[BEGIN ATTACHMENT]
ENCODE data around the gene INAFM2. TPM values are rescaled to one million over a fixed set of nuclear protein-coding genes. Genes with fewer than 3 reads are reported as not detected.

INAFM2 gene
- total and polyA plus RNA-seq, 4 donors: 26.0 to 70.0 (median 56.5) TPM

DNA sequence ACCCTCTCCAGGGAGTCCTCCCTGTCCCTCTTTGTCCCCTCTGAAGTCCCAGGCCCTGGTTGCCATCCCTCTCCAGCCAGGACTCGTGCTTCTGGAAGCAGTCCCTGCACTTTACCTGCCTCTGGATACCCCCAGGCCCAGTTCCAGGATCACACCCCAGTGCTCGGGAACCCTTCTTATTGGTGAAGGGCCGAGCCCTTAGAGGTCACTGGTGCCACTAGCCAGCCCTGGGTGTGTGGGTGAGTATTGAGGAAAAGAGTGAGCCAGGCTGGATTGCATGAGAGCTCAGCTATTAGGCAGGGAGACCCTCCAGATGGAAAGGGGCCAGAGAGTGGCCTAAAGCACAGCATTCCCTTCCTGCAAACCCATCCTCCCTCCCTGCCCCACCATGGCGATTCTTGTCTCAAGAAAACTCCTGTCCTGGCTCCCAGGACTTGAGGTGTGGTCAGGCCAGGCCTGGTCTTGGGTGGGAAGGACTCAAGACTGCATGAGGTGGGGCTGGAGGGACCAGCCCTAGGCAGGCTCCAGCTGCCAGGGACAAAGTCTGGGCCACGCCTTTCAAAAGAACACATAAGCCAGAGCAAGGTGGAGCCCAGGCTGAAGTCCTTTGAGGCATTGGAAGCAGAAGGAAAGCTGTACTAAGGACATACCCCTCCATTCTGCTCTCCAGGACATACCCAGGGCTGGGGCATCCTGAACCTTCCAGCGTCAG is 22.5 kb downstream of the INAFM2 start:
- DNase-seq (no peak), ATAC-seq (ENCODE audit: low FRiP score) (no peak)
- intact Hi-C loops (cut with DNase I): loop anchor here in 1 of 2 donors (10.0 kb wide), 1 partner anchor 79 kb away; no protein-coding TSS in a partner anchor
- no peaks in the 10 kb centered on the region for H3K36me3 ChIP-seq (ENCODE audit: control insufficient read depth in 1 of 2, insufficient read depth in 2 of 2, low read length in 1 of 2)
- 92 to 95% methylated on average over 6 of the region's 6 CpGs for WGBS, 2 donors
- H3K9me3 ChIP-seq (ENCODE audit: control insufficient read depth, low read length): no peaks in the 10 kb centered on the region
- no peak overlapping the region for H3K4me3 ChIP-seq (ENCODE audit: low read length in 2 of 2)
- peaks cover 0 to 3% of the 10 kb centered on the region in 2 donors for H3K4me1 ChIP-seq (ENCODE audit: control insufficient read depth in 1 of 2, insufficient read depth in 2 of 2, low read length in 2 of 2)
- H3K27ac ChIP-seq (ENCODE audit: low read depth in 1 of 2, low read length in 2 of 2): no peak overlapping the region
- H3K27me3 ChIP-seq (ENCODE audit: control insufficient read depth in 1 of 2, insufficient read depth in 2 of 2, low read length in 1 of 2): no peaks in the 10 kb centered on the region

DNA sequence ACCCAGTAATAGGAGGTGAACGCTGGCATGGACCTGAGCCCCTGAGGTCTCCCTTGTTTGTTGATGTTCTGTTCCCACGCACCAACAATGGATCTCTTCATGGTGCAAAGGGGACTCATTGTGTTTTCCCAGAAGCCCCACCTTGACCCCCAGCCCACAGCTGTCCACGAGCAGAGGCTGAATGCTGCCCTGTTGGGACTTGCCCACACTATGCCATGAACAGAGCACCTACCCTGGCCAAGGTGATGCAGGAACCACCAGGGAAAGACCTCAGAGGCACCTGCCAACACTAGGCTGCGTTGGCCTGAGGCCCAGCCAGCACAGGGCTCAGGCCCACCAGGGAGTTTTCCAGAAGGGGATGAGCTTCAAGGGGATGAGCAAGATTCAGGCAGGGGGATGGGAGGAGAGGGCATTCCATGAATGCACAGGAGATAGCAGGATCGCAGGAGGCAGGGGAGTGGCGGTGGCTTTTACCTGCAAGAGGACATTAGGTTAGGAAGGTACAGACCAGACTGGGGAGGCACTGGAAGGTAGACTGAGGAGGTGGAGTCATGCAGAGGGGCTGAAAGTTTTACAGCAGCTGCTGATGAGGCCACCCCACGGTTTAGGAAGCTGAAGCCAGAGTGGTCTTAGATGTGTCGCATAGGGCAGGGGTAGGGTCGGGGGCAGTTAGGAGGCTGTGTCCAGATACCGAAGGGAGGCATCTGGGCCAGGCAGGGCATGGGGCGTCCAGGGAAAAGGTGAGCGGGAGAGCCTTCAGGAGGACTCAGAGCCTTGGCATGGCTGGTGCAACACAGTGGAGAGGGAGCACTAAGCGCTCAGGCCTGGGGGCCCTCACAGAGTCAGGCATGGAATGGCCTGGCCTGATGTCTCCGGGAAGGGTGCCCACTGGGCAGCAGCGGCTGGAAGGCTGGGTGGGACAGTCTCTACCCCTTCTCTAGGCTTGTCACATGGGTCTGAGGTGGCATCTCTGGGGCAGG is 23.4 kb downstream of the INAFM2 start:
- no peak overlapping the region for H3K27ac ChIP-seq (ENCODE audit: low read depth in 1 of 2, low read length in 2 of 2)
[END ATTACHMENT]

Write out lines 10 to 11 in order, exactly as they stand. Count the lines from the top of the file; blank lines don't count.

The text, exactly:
- no peak overlapping the region for H3K4me3 ChIP-seq (ENCODE audit: low read length in 2 of 2)
- peaks cover 0 to 3% of the 10 kb centered on the region in 2 donors for H3K4me1 ChIP-seq (ENCODE audit: control insufficient read depth in 1 of 2, insufficient read depth in 2 of 2, low read length in 2 of 2)